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Students Have to See It to Be It
Notes on moonbuggy written with blue marker on a white board

Students formed teams and worked on brainstorming ideas. Image Credit: Pamela Greyer

What do you do when you have a big engineering design challenge, a small budget, students who know little about engineering or the design process, and no mentor? You move forward one step at a time, teaching the students as much as you can with each step you take.

This was the challenge faced by inner-city Chicago teacher Pamela Greyer as she put together a high school team to participate in the 19th annual NASA Great Moonbuggy Race set for April 13-14, 2012, in Huntsville, Ala.

Students who participate in the Great Moonbuggy Race often come from schools where engineers from the community volunteer their time to help with designing and building the buggy. The teams typically have support in areas like machining and welding, as well as assistance in raising money to travel to the race. But Greyer's students come from the true inner city of Chicago. Many of the students do not have a home environment in which they are supported academically or financially. Some of her students are routinely exposed to the harsh conditions typically associated with inner-city living. The life most people see only in headlines or on the evening news is what her students live day in and day out.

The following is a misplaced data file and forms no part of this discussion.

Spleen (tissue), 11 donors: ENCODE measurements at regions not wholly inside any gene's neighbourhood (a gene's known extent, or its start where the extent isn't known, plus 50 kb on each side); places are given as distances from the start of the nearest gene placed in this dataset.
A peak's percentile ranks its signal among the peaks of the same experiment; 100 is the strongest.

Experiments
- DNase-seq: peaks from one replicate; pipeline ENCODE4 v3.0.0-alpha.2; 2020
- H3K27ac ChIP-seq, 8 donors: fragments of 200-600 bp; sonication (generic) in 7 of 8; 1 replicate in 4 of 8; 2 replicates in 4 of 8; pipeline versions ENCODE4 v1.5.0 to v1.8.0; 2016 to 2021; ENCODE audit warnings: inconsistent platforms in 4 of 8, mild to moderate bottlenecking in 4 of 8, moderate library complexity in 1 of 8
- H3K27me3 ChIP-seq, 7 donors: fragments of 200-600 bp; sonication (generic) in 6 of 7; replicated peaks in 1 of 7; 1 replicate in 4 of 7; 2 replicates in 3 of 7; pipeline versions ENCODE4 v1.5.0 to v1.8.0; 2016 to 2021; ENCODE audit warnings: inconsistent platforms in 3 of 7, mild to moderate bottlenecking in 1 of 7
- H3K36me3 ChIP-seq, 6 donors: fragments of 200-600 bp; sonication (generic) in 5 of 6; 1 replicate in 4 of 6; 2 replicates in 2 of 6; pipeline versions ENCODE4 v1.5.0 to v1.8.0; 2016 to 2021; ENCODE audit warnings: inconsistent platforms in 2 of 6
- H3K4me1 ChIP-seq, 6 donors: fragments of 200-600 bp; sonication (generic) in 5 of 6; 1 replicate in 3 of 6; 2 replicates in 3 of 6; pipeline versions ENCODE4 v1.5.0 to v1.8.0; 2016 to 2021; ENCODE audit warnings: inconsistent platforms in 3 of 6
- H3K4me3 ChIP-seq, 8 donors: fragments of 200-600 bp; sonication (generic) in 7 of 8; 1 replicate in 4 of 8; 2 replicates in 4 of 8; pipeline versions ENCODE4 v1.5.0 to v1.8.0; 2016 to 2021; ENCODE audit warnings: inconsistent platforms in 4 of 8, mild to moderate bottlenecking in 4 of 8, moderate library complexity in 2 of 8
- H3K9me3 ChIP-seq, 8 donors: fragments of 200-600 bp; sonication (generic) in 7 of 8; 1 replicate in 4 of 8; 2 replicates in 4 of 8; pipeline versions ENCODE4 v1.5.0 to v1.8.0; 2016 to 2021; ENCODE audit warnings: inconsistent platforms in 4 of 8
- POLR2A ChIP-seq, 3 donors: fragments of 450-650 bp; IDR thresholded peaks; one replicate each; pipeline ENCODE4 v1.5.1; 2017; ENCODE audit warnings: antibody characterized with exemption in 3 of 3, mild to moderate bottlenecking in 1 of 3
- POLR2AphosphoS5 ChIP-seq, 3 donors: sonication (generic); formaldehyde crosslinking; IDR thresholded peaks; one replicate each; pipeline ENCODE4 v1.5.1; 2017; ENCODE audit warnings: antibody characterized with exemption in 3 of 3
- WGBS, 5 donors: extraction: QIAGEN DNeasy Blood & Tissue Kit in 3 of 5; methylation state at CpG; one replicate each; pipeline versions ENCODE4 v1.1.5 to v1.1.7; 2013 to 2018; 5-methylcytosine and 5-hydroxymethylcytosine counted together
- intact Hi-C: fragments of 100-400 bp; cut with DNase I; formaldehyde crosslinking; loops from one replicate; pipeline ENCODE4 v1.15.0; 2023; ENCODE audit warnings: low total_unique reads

What Is the NASA Great Moonbuggy Race?

Students must design, build and test a sturdy, collapsible, lightweight vehicle. The moonbuggy must address engineering problems similar to those overcome in the late 1960s by the original Apollo-era lunar rover development team at NASA's Marshall Space Flight Center in Huntsville, Ala.

These buggies are based on the design of those classic rovers, which U.S. astronauts drove across the moon's surface during the Apollo 15, 16 and 17 missions in the early 1970s.

Each moonbuggy is human-powered and carries two students, one female and one male. The vehicle travels over a half-mile of simulated lunar terrain course, including craters, rocks, lava ridges, inclines and lunar soil.

Learn more about the 2012 NASA Great Moonbuggy Race.